Michigan Capitol | Susan J. Demas
Updated, 3:27 p.m., 11/20/19 with comments from U.S. Term Limits
A lawsuit filed today in a state district court says term limits have created considerable damage, stopped experienced individuals from seeking office and are unconstitutional.
A bipartisan group of eight former legislators are fighting to adjust term limits in Michigan with this lawsuit, citing all they were able to accomplish during their terms and how further into their careers, progress increased. Michigan Secretary of State Jocelyn Benson is named as the defendant.
Plaintiffs include: Roger Kahn of Saginaw Township, Paul Opsommer of DeWitt, David Nathan of Detroit, Scott Dianda of Calumet, Clark Harder of Owosso, Mary Valentine of Norton Shores and Doug Spade of Adrian.
In 1992, 60% of voters approved the Michigan constitutional amendment to restrict legislative and executive terms.
One of the attorneys, former state Solicitor General John Bursch, presented the lawsuit alongside some of the plaintiffs at a media conference on Wednesday after filing the suit earlier that morning. He noted Michigan has some of the strictest term limits in the country, which he said barred experienced individuals from best serving the state.
“There is not another system like it in the United States. What we’ve learned from experience over all these years is that it has not been good for Michigan government or for people,” Bursch said. “When you take the most experienced people out of government, it shifts the balance of power to career bureaucrats and lobbyists and that’s not where the power is supposed to reside when it comes to the legislative branches.”
Currently, Michigan lawmakers can only serve three terms for a total of six years in the state House or two terms totaling eight years in the state Senate. After the set terms, they are barred for life from those offices. Bursch said the hope is that the lawsuit educates Michiganders about the value of being able to elect individuals with experience.
However, Scott Tillman, national field director for the Washington, D.C.-based group U.S. Term Limits, said the law still remains popular.
“This is a group of lobbyists and former legislators who want people to believe lobbyists are suing to overturn term limits because term limits empower lobbyists,” he said. “It’s ridiculous. Lobbyists and politicians have been trying to undo Michigan’s term limits since before they were passed in 1992. Why would lobbyists hater term limits if term limits give the lobbyists power? They hate term limits because it forces them buy new legislators every 6 years. Lobbyists and bureaucrats would have it much easier if they didn’t need to justify their pet projects to new legislators every six years.”*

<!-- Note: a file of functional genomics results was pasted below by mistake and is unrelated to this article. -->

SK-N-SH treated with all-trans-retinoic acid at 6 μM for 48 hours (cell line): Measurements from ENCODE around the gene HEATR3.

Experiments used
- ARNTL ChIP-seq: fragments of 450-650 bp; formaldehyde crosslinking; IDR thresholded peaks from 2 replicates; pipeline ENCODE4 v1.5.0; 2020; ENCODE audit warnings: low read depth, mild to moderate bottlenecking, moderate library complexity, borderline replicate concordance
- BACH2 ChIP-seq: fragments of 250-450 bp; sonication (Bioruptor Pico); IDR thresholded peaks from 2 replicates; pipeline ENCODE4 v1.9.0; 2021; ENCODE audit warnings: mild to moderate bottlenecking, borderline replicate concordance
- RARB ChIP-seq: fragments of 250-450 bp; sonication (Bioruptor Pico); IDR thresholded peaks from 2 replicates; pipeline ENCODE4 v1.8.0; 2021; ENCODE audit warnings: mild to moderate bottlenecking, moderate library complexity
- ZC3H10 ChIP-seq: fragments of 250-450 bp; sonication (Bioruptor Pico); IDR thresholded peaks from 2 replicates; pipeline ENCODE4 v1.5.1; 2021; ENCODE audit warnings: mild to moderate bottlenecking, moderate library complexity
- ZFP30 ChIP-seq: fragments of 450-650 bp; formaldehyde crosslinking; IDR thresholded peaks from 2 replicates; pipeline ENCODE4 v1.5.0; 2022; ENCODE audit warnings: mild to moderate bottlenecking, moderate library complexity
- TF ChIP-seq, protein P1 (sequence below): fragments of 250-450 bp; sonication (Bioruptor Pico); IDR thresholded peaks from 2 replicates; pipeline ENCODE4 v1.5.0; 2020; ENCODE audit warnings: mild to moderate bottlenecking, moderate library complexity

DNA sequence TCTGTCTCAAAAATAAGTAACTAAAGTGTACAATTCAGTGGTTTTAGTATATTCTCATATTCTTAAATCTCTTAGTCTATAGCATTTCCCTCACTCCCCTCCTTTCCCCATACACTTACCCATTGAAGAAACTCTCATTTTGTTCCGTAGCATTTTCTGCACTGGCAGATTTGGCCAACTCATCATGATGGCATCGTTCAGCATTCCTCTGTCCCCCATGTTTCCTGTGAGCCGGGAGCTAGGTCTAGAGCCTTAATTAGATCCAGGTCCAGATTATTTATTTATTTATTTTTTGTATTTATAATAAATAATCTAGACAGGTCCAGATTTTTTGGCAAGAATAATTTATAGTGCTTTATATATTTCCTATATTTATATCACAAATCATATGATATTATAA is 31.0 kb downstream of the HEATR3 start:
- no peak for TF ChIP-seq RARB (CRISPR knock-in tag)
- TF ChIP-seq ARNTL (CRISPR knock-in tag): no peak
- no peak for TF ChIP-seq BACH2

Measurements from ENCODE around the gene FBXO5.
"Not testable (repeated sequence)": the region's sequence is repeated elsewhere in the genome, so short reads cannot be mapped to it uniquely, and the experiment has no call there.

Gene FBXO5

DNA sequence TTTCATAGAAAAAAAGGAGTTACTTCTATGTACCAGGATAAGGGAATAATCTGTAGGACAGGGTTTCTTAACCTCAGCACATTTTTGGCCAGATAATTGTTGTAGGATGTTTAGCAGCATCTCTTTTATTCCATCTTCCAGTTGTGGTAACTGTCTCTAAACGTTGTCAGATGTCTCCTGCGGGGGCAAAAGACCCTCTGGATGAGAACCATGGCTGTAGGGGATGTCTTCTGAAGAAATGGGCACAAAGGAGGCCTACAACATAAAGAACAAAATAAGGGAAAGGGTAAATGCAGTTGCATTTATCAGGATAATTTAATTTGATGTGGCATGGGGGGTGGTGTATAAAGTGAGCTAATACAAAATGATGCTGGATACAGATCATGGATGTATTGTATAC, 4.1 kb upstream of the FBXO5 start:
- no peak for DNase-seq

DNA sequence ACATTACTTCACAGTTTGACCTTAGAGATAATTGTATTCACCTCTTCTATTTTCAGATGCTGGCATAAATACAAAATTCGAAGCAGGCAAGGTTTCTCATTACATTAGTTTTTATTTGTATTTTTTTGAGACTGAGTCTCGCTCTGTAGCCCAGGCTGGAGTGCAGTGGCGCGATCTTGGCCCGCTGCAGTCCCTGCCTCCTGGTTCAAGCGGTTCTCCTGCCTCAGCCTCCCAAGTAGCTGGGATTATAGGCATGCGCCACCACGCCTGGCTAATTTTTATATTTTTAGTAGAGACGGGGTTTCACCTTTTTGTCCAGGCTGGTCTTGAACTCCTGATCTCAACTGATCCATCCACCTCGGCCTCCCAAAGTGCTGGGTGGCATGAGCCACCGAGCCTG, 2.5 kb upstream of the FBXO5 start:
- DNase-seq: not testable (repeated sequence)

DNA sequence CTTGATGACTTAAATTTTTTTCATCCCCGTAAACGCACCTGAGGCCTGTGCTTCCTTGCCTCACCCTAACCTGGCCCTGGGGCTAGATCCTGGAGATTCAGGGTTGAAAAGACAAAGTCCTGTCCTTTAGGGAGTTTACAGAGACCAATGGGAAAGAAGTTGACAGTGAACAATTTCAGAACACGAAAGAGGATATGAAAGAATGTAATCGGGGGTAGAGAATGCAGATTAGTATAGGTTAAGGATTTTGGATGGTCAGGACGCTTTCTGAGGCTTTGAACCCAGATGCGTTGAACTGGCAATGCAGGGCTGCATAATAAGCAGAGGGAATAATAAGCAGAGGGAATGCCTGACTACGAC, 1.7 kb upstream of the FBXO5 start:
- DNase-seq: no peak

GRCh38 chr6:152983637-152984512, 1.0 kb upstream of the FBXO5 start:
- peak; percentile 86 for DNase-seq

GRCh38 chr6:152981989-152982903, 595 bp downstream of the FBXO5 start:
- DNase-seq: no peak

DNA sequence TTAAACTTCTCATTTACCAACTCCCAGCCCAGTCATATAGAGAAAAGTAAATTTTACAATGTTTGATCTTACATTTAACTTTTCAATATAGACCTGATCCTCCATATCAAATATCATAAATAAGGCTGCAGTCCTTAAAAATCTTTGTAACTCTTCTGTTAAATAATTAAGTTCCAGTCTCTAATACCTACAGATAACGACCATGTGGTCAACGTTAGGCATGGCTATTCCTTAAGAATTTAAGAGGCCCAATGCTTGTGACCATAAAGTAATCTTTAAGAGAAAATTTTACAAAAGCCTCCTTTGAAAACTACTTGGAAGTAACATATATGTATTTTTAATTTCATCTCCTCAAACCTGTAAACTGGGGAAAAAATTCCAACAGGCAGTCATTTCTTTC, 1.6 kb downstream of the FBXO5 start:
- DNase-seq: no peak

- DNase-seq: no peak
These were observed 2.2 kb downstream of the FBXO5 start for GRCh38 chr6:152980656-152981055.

There’s been no shortage of critiques of term limits over the years in Lansing, and others have recently expressed interest in reforms.
Michigan Senate Majority Leader Mike Shirkey (R-Clarklake) said during a forum in May that was interested in a ballot initiative in 2022 to reform term limits. His goal would be to eliminate a limit entirely, but said other options are being evaluated.
Voters Not Politicians (VNP) and Republican leaders, groups and activists also have held talks to address term limits and other government reform.
Shirkey and House Speaker Lee Chatfield (R-Levering), who have opposed VNP’s successful efforts in redistricting reform with Proposal 2 of 2018, have been party to discussions in an effort to create bipartisan support.
The lawsuit filed alleges violations of the U.S. Constitution’s First and Fourteenth Amendments and only looks at term limits for the state House and Senate.
Michigan also has term limits for the executive branch for governor, lieutenant governor, secretary of state and attorney general. They can only serve two, four-year terms. However, Steven Liedel, former chief legal counsel to Gov. Jennifer Granholm, said a successful challenge likely would wipe out those term limits, as well.
Many issues that take years to resolve are difficult to tackle under term limits, Kahn said. Road funding is a prime example, he said.
“Our ability to legislate effectively requires us to 1. develop some competence, 2. to develop relationships 3. something that was hard for me, to learn how to do that without getting too emotional,” said Kahn, a GOP former state senator. “I feel that my ability to run and my ideals in life to do this sort of thing has been lost and abridged and I’m treated no different than if I was a felon.”
Not everyone named in the lawsuit has personally felt the impacts of reaching their term limit. Valentine, a Democratic former state House member who only served two terms, said she wants lawmakers to have enough time to become great at their jobs.
Valentine brought up her experience as a speech therapist and Kahn raised his as a doctor, with both saying experience in their fields made them better at their jobs. They said more experience in the Legislature is no different. By the time a legislator has reached their term limit, they’re finally in a position to effectively make change and have relationships to work in a bipartisan fashion, they argued.
“That process, to make it go through, to carry a bill from an idea all the way to a law is complex,” Valentine said. “It requires experience to learn how to do it, as well as the depth of knowledge you need and the relationships, just figuring out how to that takes a long time.”
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